Just when you think famous restaurateur couple Johnny and Katrina Giavos are taking a break, they open another spot. The owners of Sidewalk Cafe, Kitchen 64, the Continental and Stella’s, and co-owners of Kuba Kuba, Kuba Kuba Dos and Perly’s Restaurant and Delicatessen, have a habit of launching the next great new thing. Most of us — well, all of us — were taken by surprise when we learned the Giavoses’ latest venture was a second outpost of Stella’s in Charleston, South Carolina. Like its Richmond counterpart, this transplant seduced its new city and the spot is booked practically every night. Next up is a new place next door to South Side’s Galley with Kuba Kuba partner Manny Mendez, and perhaps a second Stella’s Market in Scott’s Addition.
Rick Hood’s small natural grocery store started as City Market on Patterson Avenue in 1989. It soon outgrew that space and re-emerged at the end of Carytown taking the intersection of Ellwood Avenue and Thompson Street as its new name. Organic products were harder to come by in those days, but Hood stood at the vanguard. As more Virginians turned to farming, he began aggressively getting as much fresh produce locally as he could, providing another sales venue for them beyond farmers markets. But Hood didn’t stop with produce — he also advised and encouraged small local business owners making products that include hot sauce, specialty bakery items and breakout success story Health Warrior chia bars. The grocery wars may rage in Richmond — and Whole Foods is creeping closer — but Hood consistently keeps his store one step ahead of the game with expansion and innovation.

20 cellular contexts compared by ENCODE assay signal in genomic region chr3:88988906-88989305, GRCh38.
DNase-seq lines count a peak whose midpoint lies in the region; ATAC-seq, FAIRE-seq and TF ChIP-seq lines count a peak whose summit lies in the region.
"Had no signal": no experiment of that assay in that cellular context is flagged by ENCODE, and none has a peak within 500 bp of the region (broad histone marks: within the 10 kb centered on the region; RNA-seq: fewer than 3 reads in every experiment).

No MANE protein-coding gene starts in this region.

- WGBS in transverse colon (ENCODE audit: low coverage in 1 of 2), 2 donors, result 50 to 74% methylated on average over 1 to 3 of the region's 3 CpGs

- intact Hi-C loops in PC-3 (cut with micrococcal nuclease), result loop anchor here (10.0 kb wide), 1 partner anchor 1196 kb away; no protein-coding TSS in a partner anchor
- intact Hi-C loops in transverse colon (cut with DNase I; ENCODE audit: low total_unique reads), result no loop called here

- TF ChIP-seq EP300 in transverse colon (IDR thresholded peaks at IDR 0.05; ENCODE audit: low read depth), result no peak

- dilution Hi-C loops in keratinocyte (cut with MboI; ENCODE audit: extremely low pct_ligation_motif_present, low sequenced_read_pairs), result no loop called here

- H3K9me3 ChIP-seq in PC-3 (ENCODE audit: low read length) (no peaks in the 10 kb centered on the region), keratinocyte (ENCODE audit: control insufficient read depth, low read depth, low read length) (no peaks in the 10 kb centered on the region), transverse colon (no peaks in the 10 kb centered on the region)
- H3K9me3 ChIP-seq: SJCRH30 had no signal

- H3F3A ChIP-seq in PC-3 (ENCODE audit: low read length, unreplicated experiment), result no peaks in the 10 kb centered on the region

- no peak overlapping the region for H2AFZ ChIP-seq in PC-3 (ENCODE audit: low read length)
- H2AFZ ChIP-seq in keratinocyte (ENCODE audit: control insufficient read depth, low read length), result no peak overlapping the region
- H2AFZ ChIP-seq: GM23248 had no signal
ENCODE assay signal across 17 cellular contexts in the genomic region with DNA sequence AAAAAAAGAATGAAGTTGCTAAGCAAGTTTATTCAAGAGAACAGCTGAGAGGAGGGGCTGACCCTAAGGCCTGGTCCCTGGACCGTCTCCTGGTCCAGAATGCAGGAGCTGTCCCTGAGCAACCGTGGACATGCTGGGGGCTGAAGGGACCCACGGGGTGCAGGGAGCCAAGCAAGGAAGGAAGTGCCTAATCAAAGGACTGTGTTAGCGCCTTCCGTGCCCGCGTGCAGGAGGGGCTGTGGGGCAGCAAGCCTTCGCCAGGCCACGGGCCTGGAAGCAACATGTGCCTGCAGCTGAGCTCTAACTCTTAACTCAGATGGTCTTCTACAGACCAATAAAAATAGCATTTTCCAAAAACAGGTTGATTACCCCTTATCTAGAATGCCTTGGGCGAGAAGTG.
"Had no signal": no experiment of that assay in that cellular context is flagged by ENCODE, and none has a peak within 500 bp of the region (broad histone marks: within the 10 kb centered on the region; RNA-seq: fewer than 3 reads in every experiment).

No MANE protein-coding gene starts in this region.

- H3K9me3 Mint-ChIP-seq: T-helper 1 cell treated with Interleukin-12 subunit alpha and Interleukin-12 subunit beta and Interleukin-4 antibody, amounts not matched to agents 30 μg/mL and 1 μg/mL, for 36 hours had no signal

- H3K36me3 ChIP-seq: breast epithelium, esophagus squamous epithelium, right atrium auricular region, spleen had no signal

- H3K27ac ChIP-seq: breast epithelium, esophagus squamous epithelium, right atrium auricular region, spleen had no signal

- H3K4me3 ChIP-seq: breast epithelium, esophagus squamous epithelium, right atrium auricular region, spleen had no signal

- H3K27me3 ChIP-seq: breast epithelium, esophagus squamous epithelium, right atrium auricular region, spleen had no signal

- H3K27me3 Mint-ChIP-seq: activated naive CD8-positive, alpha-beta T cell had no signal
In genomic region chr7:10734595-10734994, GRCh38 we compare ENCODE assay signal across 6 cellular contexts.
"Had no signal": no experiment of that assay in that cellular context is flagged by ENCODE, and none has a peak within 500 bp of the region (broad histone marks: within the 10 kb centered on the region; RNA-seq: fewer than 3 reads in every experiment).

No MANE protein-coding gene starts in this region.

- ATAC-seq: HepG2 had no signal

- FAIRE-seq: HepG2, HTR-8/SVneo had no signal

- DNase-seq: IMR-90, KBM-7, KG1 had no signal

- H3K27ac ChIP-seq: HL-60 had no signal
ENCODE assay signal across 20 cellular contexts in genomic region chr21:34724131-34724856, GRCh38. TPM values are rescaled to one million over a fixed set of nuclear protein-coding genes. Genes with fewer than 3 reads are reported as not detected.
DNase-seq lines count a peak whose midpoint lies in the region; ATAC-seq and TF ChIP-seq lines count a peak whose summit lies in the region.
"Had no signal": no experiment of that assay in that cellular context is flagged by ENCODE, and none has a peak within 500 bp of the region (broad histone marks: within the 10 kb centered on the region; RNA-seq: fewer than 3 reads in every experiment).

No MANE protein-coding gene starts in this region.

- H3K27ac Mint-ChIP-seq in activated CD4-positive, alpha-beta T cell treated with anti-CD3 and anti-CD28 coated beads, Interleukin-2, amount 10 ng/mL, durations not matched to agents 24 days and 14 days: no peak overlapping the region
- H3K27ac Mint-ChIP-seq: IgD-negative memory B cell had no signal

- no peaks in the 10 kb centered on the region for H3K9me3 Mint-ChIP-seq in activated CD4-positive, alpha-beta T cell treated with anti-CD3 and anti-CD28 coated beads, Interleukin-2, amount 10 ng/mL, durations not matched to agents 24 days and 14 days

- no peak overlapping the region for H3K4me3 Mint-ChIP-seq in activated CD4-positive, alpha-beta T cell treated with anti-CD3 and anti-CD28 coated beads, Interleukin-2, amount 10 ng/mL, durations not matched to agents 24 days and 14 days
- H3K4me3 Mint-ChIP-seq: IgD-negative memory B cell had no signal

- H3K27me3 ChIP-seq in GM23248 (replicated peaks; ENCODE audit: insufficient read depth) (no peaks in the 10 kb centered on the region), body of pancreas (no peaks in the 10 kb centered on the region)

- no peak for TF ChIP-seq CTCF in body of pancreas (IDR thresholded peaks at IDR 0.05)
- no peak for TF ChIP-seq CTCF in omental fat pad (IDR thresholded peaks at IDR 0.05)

Native Richmonder Amy Hicks didn’t set out to be a farmer — she just loved gardening. As her passion outgrew her backyard in the 1990s, she found herself a farmer at the 17th Street Farmers’ Market selling ripe heirloom tomatoes, bicolor squash and a riot of brilliantly hued flowers. Hicks was one of the first to weather the grueling Department of Agriculture organic certification process, and that, in turn, inspired others. “The yearly inspections are intensely thorough,” Hicks says, “but this is how we would farm — certified or not.” As more markets popped up around the area, Hicks helped raise the flag of the Byrd House Market in 2007 in Oregon Hill as one of its first vendors. Truckloads of organic produce later, she rallied its other vendors and helped move the newly renamed Birdhouse Farmers Market up the road behind Randolph Community Center after William Byrd Community House was forced to close.
CORRECTION: Richmond Restaurant Group's Jared Golden was left off the list when this article originally published. And the number of Eat Restaurant Partners' holdings was originally listed as six — Chris Tsui owns eight restaurants, with another on the way. Also, Kendra Feather's latest project, along with husband John Murden, Garnett's at the Valentine, was inadvertently left out.